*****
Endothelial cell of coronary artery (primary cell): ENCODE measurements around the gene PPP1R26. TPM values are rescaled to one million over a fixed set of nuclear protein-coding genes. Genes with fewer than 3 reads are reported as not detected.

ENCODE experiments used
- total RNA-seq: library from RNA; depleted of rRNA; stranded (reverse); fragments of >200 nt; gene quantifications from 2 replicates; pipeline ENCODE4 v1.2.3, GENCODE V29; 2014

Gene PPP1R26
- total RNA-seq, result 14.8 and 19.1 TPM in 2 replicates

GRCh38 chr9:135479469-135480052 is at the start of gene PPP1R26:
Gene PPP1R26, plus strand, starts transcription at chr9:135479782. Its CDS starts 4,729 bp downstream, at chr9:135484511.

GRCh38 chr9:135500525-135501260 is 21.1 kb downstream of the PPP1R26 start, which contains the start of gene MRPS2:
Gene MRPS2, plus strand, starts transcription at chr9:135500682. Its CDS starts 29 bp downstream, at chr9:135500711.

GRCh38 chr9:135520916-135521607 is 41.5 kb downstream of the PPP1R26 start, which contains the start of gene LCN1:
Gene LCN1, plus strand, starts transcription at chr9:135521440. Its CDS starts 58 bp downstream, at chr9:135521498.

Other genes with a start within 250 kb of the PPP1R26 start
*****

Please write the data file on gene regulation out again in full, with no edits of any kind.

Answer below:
Endothelial cell of coronary artery (primary cell): ENCODE measurements around the gene PPP1R26. TPM values are rescaled to one million over a fixed set of nuclear protein-coding genes. Genes with fewer than 3 reads are reported as not detected.

ENCODE experiments used
- total RNA-seq: library from RNA; depleted of rRNA; stranded (reverse); fragments of >200 nt; gene quantifications from 2 replicates; pipeline ENCODE4 v1.2.3, GENCODE V29; 2014

Gene PPP1R26
- total RNA-seq, result 14.8 and 19.1 TPM in 2 replicates

GRCh38 chr9:135479469-135480052 is at the start of gene PPP1R26:
Gene PPP1R26, plus strand, starts transcription at chr9:135479782. Its CDS starts 4,729 bp downstream, at chr9:135484511.

GRCh38 chr9:135500525-135501260 is 21.1 kb downstream of the PPP1R26 start, which contains the start of gene MRPS2:
Gene MRPS2, plus strand, starts transcription at chr9:135500682. Its CDS starts 29 bp downstream, at chr9:135500711.

GRCh38 chr9:135520916-135521607 is 41.5 kb downstream of the PPP1R26 start, which contains the start of gene LCN1:
Gene LCN1, plus strand, starts transcription at chr9:135521440. Its CDS starts 58 bp downstream, at chr9:135521498.

Other genes with a start within 250 kb of the PPP1R26 start